Let be a finite, simple, undirected graph. Hadwiger’s conjecture states that
if then is a minor of .
Let’s call that statement (Hadw). We show that it is equivalent to the following statement:
(Hadw’): If is not a complete graph, then there is a minor of such that
- , and
It is clear that (Hadw) implies (Hadw’). For the other direction, take any finite graph and let . If is complete, we are done. If not, use (Hadw’) and let be a proper minor such that . If is complete, we are done, otherwise use (Hadw’) again to get a proper minor of with . And so on. Since is finite, this procedure is bound to end at for some . We
have , and since the procedure ended at , the graph must be complete. So we get statement (Hadw).
Here is something that I was certain would have an easy-to-prove positive answer; but it turns out that there is an exceedingly simple counterexample.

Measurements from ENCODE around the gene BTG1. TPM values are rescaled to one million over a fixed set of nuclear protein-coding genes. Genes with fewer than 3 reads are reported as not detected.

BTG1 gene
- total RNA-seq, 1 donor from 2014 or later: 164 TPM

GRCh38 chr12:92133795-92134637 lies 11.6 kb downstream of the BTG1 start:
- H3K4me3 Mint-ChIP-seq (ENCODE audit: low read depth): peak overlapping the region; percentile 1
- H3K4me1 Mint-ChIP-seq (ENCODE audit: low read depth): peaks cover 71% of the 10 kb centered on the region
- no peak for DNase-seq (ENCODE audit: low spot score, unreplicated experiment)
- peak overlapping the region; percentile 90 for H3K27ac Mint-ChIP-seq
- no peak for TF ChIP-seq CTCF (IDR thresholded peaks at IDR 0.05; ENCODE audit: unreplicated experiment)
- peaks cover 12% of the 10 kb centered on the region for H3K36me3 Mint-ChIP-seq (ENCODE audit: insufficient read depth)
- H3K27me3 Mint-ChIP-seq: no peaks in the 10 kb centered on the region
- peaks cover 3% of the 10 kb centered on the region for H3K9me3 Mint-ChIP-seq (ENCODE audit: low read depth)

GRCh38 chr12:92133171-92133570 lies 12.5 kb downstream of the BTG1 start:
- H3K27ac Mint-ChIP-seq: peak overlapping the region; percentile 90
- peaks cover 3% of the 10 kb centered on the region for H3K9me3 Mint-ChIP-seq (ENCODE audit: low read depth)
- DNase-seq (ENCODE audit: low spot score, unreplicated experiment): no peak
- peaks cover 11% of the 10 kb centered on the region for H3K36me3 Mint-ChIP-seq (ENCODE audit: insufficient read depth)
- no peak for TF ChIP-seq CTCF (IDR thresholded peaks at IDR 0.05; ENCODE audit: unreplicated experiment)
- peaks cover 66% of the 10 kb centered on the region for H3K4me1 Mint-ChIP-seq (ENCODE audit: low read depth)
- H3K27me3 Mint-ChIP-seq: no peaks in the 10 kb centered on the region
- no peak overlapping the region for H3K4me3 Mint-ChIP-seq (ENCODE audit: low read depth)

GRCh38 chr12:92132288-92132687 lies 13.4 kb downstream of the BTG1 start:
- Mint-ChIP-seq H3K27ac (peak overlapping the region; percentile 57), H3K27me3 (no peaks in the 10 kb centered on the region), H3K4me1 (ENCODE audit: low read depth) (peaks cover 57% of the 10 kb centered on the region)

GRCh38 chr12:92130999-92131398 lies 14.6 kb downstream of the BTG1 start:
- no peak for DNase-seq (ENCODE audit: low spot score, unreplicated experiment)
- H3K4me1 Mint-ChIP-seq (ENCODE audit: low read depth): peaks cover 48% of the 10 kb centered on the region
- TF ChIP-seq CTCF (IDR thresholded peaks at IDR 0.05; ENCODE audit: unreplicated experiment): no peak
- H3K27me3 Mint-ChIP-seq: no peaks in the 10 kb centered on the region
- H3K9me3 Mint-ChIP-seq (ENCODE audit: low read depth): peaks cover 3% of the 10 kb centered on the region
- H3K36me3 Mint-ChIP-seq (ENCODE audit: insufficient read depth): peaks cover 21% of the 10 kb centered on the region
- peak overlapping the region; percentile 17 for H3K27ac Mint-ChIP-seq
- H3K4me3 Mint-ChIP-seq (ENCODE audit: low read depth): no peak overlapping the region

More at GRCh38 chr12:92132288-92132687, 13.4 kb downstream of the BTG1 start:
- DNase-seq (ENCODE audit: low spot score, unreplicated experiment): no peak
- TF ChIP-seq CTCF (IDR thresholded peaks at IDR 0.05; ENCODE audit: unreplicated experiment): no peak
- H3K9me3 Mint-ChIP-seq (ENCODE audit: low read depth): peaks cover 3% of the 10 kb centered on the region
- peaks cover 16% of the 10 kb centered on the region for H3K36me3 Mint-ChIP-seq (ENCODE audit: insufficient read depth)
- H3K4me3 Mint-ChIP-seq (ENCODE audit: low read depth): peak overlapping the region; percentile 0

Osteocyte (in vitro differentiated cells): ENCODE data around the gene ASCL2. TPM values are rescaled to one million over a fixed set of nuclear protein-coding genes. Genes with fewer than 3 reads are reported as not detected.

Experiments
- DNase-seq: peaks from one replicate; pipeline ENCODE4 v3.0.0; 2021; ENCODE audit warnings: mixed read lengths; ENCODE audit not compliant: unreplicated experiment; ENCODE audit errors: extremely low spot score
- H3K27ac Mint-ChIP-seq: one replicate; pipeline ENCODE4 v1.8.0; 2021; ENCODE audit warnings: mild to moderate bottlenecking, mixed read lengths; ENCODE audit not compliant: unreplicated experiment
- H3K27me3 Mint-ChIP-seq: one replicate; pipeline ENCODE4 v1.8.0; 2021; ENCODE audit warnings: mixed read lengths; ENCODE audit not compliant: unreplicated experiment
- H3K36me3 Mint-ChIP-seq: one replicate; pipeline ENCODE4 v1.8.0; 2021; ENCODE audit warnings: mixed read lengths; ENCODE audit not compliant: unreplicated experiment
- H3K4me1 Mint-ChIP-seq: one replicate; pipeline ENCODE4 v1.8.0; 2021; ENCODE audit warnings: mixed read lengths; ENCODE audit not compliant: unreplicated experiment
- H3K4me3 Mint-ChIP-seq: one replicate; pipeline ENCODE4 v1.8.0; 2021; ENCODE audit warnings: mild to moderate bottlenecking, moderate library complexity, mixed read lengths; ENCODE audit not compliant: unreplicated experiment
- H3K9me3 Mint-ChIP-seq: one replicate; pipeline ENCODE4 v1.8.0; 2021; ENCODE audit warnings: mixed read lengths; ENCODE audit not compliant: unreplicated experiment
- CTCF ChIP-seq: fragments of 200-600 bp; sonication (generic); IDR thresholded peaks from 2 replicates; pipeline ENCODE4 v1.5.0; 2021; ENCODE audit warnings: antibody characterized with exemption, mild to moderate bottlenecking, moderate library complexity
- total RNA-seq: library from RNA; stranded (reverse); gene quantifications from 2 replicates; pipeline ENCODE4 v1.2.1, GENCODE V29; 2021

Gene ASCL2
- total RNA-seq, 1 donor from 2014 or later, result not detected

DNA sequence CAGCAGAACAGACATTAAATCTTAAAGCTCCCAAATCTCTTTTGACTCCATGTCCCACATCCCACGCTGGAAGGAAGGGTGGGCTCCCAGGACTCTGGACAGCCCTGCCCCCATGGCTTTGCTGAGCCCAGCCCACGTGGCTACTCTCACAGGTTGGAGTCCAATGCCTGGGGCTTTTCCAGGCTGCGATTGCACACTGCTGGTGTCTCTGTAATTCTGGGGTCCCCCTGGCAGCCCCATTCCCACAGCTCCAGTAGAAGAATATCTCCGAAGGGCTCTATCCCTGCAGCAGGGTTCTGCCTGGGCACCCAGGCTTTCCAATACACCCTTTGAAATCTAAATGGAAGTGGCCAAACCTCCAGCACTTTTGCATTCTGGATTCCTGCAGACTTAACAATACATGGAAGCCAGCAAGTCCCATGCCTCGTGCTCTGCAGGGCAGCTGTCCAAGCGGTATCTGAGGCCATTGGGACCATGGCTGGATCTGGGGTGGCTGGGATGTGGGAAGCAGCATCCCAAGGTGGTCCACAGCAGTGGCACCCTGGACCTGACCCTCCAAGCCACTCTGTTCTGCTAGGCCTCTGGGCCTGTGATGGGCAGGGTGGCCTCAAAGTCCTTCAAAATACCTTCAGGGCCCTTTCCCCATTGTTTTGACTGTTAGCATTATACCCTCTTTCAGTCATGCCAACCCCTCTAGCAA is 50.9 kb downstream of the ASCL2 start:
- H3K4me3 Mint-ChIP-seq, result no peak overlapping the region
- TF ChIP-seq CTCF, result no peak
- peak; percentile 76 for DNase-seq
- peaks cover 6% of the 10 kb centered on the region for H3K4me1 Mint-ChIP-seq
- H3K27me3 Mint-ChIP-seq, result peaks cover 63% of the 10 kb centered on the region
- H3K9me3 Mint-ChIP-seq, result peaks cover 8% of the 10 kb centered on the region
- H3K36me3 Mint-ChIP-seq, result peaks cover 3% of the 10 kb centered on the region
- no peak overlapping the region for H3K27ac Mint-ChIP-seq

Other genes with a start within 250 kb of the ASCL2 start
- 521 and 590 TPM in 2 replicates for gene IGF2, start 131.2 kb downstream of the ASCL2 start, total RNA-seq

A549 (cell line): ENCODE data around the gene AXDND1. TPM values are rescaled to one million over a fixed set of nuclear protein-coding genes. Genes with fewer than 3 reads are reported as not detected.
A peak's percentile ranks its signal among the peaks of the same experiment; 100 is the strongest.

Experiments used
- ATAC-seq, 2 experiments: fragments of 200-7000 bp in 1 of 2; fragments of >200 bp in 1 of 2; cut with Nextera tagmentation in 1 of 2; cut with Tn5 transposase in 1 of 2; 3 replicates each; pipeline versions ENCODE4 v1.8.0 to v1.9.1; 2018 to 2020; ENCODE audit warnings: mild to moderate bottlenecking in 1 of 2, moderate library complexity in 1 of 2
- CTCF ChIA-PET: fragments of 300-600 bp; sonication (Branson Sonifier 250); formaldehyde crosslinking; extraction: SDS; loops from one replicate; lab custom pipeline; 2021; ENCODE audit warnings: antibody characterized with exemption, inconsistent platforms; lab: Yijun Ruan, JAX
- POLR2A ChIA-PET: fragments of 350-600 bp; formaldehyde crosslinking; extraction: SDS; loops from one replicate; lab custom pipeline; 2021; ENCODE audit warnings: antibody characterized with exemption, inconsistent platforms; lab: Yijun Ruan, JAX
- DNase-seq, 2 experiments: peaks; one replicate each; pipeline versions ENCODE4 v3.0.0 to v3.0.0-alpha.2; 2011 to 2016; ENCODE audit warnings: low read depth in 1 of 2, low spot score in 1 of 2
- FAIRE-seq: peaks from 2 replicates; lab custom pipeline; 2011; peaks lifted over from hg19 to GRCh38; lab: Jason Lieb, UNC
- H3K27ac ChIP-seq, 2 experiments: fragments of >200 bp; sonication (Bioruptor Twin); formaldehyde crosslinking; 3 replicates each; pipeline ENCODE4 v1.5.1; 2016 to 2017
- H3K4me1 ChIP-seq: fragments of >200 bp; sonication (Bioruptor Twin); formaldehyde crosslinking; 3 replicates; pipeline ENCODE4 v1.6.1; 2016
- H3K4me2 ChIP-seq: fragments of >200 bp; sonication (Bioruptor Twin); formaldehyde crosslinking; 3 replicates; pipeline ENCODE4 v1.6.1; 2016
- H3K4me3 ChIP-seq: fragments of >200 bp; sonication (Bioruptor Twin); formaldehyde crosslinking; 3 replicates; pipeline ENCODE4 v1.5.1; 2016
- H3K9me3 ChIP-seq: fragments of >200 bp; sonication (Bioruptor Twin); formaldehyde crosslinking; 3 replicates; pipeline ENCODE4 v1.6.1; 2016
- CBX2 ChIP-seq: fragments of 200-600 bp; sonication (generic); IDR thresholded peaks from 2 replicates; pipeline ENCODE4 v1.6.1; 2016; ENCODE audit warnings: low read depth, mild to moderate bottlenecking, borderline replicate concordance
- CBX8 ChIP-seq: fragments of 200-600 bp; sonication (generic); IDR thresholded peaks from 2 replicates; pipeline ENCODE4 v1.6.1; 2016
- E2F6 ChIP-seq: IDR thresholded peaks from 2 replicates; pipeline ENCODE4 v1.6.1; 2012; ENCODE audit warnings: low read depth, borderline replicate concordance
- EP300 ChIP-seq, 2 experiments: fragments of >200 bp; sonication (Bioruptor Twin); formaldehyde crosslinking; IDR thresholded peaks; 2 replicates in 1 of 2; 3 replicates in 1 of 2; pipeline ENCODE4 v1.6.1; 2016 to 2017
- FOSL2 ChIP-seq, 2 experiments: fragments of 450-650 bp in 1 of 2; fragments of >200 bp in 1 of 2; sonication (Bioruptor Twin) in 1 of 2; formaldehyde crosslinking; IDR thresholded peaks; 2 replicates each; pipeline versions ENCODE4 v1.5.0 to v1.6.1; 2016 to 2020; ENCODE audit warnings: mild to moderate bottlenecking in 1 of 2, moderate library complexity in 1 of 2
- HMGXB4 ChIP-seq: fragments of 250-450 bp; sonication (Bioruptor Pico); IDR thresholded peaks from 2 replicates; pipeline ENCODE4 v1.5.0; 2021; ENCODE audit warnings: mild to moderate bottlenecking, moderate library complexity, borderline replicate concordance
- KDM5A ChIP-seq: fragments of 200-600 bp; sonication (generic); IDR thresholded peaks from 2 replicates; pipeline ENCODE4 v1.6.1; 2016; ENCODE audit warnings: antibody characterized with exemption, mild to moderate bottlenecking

Let be the first infinite ordinal; its successor is .We consider a map , or put differently, a -Matrix of real numbers.
We assume that has the following properties:
(1) For all we have , or more informally, we have “convergence to the right”.
(2) For all we have , or more informally, we have “convergence to the bottom”.
(3) , or more informally, the right-hand entries of converge to the bottom right element .
Question: Does this imply that , that is, do the bottom entries of also converge to ?
Answer: There is, surprisingly (to me, at least) an easy example showing that the answer is No. Let be defined by if and otherwise. It is easy to verify that (1), (2), (3) above are satisfied. Note that the right-hand entries are all 0, and they trivially converge to ; but we have for all therefore .
For the kind of two-dimensional convergence we are looking for we need some form of “simultaneous” convergence (conceptually related to uniform convergence), which I might address in a later post.